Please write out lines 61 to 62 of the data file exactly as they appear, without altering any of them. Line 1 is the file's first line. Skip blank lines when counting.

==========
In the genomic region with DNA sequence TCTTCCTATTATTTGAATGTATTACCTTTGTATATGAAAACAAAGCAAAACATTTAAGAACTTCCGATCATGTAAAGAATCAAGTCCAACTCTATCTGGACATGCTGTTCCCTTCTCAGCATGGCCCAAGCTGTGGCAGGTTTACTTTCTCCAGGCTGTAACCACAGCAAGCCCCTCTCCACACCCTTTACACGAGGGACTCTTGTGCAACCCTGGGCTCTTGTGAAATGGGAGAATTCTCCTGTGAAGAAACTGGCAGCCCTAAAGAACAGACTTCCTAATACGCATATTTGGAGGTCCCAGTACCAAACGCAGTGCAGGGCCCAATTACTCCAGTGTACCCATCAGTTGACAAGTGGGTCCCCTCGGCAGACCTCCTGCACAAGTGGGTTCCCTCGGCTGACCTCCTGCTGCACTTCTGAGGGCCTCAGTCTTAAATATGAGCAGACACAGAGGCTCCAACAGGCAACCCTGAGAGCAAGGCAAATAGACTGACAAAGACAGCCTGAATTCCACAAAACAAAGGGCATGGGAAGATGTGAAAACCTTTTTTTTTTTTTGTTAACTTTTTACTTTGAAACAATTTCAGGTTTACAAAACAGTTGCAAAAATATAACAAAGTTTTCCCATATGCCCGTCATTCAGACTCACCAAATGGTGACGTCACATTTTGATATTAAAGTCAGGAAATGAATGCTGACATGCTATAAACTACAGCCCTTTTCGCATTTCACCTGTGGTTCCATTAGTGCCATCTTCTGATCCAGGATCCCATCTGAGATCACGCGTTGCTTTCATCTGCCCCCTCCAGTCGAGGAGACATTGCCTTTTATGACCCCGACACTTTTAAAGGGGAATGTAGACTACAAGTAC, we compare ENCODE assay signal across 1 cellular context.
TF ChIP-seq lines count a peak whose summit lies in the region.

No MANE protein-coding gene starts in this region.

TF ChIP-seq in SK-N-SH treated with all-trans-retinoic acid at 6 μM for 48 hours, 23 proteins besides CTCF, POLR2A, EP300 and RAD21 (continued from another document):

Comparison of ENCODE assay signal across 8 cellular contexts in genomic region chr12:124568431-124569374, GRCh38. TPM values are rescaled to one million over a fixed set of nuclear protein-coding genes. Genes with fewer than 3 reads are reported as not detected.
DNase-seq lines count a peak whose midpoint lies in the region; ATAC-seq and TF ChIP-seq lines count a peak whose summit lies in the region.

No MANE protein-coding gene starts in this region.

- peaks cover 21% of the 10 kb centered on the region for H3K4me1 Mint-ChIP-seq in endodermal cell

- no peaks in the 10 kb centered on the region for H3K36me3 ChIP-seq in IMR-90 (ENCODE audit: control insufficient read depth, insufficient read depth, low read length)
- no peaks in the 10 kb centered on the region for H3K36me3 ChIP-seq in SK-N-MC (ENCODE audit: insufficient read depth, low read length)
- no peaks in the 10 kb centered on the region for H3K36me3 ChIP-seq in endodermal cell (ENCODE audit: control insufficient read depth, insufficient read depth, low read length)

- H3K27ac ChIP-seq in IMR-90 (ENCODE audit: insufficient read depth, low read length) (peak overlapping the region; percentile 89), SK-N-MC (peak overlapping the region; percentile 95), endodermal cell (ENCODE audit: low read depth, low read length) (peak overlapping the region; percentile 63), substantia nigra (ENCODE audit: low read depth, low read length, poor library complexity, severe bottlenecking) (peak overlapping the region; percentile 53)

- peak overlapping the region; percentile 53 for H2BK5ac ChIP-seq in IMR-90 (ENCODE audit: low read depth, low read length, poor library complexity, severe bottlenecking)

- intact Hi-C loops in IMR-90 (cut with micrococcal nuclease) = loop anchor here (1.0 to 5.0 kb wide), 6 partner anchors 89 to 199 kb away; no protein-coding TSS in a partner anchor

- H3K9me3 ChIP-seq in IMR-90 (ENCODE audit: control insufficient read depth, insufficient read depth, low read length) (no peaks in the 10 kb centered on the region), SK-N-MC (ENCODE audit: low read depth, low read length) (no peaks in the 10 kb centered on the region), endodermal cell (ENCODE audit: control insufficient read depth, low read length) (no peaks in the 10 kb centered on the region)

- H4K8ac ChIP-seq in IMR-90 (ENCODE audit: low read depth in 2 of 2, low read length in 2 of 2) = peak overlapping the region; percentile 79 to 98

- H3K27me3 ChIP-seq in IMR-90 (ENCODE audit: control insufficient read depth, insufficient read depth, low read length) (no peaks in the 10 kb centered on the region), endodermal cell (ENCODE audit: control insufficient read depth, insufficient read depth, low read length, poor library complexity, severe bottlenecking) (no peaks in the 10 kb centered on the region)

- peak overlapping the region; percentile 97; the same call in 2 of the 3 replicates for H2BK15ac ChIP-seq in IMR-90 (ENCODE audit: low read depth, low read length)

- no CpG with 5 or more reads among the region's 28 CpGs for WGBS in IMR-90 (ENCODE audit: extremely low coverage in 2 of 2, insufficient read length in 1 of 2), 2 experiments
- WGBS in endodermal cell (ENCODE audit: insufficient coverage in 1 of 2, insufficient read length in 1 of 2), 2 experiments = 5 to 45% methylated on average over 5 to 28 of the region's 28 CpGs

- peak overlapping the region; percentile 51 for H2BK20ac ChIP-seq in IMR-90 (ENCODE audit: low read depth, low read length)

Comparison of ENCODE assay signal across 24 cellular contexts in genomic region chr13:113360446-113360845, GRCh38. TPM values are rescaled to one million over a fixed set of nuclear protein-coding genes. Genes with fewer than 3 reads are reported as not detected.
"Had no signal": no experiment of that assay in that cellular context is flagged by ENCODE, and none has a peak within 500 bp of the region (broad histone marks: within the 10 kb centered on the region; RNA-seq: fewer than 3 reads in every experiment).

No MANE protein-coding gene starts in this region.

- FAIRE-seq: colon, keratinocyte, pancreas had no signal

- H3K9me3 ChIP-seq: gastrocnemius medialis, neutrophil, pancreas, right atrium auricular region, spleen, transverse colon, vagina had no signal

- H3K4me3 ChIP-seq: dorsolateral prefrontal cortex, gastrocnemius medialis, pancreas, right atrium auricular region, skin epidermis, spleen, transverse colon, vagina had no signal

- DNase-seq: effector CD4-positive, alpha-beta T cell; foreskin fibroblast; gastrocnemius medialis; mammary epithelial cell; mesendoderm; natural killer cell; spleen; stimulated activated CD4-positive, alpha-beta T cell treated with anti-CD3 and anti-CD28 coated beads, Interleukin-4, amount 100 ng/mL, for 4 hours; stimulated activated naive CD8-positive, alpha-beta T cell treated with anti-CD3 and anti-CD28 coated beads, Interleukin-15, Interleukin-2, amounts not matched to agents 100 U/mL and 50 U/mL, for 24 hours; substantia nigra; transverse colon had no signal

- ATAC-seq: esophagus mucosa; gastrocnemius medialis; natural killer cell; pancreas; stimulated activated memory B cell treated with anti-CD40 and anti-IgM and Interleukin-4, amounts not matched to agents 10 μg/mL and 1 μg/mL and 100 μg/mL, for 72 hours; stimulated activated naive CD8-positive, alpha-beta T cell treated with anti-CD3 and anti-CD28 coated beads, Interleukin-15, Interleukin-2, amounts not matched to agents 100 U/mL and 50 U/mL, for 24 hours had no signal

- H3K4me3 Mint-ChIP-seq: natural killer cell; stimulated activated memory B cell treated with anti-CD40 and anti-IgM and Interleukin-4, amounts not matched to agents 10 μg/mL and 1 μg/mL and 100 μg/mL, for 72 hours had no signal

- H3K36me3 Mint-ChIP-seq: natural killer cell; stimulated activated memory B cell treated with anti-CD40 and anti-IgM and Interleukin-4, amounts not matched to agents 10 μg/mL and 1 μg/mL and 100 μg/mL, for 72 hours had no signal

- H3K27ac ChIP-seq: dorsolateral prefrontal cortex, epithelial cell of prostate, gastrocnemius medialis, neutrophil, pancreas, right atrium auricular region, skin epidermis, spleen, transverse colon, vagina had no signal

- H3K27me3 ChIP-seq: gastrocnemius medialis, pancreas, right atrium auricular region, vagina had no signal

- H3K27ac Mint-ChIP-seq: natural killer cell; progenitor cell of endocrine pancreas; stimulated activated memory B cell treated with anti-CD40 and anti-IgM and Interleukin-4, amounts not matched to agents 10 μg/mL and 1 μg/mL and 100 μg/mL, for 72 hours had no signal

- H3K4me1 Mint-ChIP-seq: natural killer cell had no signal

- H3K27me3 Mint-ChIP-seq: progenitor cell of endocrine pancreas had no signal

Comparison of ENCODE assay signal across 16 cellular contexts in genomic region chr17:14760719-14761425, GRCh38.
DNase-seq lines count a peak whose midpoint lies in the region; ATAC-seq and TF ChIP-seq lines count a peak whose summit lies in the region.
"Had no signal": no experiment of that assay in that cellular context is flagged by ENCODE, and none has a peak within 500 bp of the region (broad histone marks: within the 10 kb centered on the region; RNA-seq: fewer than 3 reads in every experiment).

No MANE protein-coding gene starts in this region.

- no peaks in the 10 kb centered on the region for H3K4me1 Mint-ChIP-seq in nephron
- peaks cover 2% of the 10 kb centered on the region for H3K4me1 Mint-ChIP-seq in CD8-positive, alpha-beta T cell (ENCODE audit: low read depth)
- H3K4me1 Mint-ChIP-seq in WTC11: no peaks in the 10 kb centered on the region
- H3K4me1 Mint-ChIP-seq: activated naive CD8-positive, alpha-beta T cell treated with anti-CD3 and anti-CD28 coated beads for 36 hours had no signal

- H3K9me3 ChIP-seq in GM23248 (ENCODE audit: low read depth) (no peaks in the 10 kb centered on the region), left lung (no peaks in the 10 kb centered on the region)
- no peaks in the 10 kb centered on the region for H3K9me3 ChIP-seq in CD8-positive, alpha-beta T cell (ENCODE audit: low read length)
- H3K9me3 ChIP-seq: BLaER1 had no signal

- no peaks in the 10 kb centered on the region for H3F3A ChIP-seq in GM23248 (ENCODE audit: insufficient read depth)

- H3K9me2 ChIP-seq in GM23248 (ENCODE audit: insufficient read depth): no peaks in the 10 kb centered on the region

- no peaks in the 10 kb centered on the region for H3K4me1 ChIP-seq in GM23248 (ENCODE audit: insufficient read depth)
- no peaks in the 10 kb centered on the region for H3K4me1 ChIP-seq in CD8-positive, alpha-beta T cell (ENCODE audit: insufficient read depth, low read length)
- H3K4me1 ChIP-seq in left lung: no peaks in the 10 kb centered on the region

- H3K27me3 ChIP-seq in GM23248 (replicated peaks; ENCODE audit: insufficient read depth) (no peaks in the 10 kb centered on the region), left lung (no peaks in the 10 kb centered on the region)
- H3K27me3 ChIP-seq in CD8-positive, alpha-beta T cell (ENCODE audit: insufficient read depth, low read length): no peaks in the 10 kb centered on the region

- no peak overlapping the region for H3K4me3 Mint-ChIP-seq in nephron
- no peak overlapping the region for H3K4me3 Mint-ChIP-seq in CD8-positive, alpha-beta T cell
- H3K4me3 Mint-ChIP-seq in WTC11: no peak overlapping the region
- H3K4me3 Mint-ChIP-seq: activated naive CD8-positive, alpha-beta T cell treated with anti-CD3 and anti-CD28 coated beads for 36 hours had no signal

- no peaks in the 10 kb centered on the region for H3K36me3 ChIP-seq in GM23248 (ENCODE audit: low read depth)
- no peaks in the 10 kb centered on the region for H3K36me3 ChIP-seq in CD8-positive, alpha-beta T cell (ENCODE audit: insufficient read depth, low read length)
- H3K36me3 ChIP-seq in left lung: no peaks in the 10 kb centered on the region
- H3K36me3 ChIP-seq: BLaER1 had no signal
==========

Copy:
- H3K36me3 ChIP-seq in left lung: no peaks in the 10 kb centered on the region
- H3K36me3 ChIP-seq: BLaER1 had no signal